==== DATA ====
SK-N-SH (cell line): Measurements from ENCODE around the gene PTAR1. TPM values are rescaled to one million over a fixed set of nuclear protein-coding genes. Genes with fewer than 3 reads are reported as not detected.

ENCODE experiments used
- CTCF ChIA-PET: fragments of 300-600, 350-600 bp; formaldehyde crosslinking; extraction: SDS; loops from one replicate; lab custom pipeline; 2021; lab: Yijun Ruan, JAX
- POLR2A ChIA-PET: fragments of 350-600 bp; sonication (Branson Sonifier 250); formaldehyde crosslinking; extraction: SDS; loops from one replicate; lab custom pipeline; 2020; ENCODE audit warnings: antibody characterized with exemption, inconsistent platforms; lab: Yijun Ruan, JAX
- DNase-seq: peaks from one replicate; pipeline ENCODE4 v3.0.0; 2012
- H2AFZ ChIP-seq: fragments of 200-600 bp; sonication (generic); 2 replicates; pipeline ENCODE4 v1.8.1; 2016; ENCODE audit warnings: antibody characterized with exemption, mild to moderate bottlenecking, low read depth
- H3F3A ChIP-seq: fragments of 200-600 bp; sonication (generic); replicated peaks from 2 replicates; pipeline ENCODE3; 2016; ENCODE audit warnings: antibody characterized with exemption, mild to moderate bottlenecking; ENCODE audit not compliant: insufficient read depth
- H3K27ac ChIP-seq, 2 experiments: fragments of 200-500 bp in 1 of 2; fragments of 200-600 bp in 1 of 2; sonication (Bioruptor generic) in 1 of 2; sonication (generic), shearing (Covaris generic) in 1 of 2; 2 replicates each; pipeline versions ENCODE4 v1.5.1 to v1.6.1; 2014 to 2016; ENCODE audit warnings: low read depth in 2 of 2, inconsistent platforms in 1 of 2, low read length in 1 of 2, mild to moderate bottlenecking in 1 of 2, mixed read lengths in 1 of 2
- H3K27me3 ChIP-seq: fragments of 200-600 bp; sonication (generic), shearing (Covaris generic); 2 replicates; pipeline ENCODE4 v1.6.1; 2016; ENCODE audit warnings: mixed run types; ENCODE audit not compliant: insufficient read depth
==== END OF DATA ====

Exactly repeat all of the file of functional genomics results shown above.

SK-N-SH (cell line): Measurements from ENCODE around the gene PTAR1. TPM values are rescaled to one million over a fixed set of nuclear protein-coding genes. Genes with fewer than 3 reads are reported as not detected.

ENCODE experiments used
- CTCF ChIA-PET: fragments of 300-600, 350-600 bp; formaldehyde crosslinking; extraction: SDS; loops from one replicate; lab custom pipeline; 2021; lab: Yijun Ruan, JAX
- POLR2A ChIA-PET: fragments of 350-600 bp; sonication (Branson Sonifier 250); formaldehyde crosslinking; extraction: SDS; loops from one replicate; lab custom pipeline; 2020; ENCODE audit warnings: antibody characterized with exemption, inconsistent platforms; lab: Yijun Ruan, JAX
- DNase-seq: peaks from one replicate; pipeline ENCODE4 v3.0.0; 2012
- H2AFZ ChIP-seq: fragments of 200-600 bp; sonication (generic); 2 replicates; pipeline ENCODE4 v1.8.1; 2016; ENCODE audit warnings: antibody characterized with exemption, mild to moderate bottlenecking, low read depth
- H3F3A ChIP-seq: fragments of 200-600 bp; sonication (generic); replicated peaks from 2 replicates; pipeline ENCODE3; 2016; ENCODE audit warnings: antibody characterized with exemption, mild to moderate bottlenecking; ENCODE audit not compliant: insufficient read depth
- H3K27ac ChIP-seq, 2 experiments: fragments of 200-500 bp in 1 of 2; fragments of 200-600 bp in 1 of 2; sonication (Bioruptor generic) in 1 of 2; sonication (generic), shearing (Covaris generic) in 1 of 2; 2 replicates each; pipeline versions ENCODE4 v1.5.1 to v1.6.1; 2014 to 2016; ENCODE audit warnings: low read depth in 2 of 2, inconsistent platforms in 1 of 2, low read length in 1 of 2, mild to moderate bottlenecking in 1 of 2, mixed read lengths in 1 of 2
- H3K27me3 ChIP-seq: fragments of 200-600 bp; sonication (generic), shearing (Covaris generic); 2 replicates; pipeline ENCODE4 v1.6.1; 2016; ENCODE audit warnings: mixed run types; ENCODE audit not compliant: insufficient read depth